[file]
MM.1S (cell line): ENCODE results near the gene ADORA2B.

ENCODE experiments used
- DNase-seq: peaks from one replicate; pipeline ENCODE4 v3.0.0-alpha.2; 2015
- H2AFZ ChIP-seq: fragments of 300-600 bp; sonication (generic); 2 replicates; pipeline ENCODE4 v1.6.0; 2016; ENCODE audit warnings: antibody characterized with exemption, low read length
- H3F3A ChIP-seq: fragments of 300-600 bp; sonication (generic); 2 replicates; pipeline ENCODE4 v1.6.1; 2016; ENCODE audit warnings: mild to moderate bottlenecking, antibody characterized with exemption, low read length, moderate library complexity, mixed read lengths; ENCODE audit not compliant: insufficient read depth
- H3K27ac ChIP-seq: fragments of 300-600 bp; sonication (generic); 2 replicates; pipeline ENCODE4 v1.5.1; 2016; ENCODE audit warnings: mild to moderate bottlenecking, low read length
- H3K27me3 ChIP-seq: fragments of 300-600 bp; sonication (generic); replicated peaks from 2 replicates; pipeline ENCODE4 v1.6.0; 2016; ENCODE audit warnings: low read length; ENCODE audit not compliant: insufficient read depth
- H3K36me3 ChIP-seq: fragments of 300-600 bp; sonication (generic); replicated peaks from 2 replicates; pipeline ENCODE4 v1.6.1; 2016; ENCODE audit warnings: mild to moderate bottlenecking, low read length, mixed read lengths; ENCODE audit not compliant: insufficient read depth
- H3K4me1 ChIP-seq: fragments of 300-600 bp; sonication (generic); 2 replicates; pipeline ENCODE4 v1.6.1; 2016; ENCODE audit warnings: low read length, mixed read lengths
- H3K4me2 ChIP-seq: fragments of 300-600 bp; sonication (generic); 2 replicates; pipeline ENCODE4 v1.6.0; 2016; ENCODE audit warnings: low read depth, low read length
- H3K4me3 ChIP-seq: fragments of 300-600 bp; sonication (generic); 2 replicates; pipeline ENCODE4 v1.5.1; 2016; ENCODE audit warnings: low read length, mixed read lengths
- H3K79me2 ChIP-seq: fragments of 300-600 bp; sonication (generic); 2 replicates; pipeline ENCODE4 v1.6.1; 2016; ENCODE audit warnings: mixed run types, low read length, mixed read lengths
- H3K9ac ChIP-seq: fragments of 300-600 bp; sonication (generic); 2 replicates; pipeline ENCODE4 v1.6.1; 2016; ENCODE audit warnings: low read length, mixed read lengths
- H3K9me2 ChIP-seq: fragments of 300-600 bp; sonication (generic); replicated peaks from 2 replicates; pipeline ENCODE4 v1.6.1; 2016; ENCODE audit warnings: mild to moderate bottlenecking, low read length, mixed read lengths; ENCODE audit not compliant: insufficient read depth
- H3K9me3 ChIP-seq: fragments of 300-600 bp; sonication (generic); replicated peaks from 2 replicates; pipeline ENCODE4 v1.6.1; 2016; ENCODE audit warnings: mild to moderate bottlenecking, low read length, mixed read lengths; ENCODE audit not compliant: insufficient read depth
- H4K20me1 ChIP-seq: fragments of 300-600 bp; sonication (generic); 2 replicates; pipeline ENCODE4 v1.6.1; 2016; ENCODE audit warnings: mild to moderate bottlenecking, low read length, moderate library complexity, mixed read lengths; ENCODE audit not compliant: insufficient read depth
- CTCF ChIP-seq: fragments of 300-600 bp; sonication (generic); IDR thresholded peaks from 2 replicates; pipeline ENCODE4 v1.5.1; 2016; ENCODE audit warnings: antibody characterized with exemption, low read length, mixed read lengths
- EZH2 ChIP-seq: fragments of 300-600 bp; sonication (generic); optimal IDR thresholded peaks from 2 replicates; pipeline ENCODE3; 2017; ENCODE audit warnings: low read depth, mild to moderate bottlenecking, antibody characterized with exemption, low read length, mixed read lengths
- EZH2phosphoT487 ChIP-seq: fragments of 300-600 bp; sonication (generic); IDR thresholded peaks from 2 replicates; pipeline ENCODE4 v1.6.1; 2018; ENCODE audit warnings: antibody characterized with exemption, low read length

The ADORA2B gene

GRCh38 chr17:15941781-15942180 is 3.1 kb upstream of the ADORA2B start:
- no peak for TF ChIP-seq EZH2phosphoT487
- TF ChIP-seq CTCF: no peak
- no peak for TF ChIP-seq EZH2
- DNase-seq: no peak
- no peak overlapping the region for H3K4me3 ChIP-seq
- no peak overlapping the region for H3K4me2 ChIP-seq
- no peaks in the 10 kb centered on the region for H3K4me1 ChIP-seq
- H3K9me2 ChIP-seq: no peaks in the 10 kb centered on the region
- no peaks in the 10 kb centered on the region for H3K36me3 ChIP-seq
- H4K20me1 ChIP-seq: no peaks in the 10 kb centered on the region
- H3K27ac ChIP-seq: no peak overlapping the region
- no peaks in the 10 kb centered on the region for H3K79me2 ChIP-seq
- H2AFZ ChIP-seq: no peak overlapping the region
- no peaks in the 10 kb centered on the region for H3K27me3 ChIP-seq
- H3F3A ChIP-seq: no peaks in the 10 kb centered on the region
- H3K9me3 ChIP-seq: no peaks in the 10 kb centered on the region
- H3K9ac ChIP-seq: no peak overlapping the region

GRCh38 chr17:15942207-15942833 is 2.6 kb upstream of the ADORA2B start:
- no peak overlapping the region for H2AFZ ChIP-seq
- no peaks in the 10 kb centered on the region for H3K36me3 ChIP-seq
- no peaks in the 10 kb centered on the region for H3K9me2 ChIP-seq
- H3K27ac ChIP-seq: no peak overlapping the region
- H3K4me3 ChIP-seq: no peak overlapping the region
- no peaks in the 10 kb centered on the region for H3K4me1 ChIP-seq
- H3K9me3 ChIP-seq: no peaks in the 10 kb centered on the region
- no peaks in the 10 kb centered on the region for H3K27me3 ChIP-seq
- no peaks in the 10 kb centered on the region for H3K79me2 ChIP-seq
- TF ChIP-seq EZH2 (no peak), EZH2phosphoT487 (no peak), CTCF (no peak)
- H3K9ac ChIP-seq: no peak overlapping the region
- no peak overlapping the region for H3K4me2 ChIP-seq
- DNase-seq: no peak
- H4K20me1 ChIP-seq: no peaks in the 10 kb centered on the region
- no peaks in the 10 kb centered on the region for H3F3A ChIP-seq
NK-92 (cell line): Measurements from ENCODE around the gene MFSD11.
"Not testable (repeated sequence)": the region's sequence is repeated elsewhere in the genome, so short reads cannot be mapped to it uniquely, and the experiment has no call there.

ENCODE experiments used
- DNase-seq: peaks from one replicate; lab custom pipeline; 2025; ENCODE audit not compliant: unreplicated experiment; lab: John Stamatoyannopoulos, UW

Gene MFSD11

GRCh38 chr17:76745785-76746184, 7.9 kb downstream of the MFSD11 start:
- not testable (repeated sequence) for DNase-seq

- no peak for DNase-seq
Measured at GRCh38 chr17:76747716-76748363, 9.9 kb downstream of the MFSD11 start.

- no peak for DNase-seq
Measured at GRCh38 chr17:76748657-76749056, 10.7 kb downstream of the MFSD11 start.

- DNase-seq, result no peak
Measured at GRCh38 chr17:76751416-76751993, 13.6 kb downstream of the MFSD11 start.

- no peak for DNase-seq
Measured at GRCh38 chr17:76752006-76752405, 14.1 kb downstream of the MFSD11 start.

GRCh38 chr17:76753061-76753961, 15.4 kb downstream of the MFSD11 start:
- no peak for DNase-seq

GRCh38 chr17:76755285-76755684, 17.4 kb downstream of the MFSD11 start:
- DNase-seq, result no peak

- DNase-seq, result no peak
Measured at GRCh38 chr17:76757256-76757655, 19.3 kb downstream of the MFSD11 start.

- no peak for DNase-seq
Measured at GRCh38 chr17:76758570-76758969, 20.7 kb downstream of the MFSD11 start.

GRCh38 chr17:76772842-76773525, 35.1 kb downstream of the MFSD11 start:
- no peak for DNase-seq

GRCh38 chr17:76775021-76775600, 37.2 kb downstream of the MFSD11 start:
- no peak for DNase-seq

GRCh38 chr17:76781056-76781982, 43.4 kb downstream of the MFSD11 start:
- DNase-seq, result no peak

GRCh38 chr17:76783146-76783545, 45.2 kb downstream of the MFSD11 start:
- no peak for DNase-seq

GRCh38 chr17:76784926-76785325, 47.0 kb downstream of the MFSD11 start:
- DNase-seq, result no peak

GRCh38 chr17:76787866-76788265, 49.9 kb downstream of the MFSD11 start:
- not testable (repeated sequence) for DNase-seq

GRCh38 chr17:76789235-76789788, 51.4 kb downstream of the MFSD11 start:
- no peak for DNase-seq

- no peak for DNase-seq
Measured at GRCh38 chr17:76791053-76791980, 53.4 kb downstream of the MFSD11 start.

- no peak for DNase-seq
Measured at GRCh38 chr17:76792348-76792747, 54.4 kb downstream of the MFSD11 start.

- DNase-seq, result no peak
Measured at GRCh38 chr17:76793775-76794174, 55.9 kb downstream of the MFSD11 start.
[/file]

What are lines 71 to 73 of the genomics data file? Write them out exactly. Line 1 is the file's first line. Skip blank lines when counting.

- no peak for DNase-seq

GRCh38 chr17:76755285-76755684, 17.4 kb downstream of the MFSD11 start:
- DNase-seq, result no peak